This system was to become, for a while, the largest and most profitable cable car system in the world. Counter to some people's expectations, the cable cars did not suffer much from the elements, and the harsher Chicago climate was no problem for them. As with most cities using cable cars the problem in flat Chicago was not one of grades, but of pure transportation capacity. This also caused a different approach to the combination of grip car and trailer. Rather than using a grip car and single trailer, as many cities did, or combining the grip and trailer into a single car, like the San Francisco cable car system's California Cars, Chicago used grip cars to pull trains of up to three trailers.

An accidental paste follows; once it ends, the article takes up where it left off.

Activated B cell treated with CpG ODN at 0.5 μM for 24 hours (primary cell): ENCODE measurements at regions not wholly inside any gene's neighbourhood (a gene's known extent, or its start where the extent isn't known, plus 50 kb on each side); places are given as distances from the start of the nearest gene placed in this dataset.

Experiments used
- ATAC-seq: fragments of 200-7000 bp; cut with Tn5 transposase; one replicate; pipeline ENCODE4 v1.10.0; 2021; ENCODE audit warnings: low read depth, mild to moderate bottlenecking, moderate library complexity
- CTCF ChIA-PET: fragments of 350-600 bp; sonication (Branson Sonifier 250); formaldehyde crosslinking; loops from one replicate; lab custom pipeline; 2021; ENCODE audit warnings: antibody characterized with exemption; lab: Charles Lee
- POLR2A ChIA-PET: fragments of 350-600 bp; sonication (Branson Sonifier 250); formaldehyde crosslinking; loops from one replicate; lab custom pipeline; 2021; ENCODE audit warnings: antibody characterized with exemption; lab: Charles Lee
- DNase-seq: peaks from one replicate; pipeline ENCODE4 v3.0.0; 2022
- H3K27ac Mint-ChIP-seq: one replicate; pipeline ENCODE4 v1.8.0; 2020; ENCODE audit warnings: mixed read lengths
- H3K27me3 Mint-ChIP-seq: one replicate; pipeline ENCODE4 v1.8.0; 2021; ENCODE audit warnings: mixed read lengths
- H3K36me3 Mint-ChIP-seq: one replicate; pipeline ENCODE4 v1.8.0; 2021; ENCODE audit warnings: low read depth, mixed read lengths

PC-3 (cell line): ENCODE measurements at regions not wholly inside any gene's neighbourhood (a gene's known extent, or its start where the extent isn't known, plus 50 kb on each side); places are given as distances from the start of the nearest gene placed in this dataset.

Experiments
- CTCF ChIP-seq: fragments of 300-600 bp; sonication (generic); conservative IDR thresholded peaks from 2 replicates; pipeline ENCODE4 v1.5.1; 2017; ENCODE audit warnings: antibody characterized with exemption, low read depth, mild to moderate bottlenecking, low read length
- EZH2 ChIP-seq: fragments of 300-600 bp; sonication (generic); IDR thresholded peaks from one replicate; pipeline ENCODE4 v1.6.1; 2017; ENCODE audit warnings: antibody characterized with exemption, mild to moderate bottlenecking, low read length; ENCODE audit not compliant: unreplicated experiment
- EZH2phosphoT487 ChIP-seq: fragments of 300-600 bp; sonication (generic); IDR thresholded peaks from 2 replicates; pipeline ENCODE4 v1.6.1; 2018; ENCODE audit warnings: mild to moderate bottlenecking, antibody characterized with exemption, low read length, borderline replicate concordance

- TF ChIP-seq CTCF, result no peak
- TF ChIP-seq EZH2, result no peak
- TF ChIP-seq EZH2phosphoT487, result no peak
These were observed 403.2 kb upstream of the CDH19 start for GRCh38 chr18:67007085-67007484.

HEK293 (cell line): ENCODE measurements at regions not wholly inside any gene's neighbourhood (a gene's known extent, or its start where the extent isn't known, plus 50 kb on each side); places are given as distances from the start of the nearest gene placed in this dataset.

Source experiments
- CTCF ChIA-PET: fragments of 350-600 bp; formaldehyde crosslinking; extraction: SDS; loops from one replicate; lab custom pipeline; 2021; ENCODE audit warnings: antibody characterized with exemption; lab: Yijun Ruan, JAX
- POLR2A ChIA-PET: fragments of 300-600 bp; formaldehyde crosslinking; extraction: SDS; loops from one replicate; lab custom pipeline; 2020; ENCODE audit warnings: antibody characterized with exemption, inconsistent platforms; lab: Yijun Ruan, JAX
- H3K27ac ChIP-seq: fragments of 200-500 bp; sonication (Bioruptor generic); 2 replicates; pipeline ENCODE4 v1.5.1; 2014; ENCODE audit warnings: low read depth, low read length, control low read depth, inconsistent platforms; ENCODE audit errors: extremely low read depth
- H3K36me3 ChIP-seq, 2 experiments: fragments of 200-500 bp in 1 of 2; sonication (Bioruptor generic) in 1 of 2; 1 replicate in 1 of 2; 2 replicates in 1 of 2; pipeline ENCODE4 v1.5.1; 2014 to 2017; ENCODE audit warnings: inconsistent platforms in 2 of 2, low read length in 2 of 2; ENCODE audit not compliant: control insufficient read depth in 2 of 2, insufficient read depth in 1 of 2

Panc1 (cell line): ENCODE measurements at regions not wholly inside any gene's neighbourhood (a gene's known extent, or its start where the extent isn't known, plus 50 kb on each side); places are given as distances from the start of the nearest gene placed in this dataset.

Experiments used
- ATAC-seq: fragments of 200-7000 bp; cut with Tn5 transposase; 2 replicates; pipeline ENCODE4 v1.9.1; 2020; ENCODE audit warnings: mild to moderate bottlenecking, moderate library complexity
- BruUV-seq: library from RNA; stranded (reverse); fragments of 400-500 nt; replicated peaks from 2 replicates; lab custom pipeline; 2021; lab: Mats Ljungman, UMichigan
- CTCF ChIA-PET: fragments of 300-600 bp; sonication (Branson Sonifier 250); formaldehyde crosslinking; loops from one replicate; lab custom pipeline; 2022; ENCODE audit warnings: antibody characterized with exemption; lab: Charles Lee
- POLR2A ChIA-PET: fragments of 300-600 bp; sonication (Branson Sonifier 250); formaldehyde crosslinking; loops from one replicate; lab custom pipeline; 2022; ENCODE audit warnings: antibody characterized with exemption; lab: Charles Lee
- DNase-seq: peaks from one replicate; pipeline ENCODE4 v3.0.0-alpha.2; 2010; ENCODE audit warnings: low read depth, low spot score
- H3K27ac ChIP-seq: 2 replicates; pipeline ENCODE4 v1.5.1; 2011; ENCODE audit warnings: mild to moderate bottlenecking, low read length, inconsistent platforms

As in other cities the cable cars did not completely replace the horsecars, but they rather created a transportation backbone. In fact, even as the horse lines were being converted to trolleys, the electrical cars had to be pulled by grip cars through the loop area, due to the lack of trolley wires there.
At least one Chicago City Railway station survives at 5529 South Lake Park Avenue in Chicago's Hyde Park neighborhood. The former cable car station and waiting room currently serves as the home of the Hyde Park Historical Society.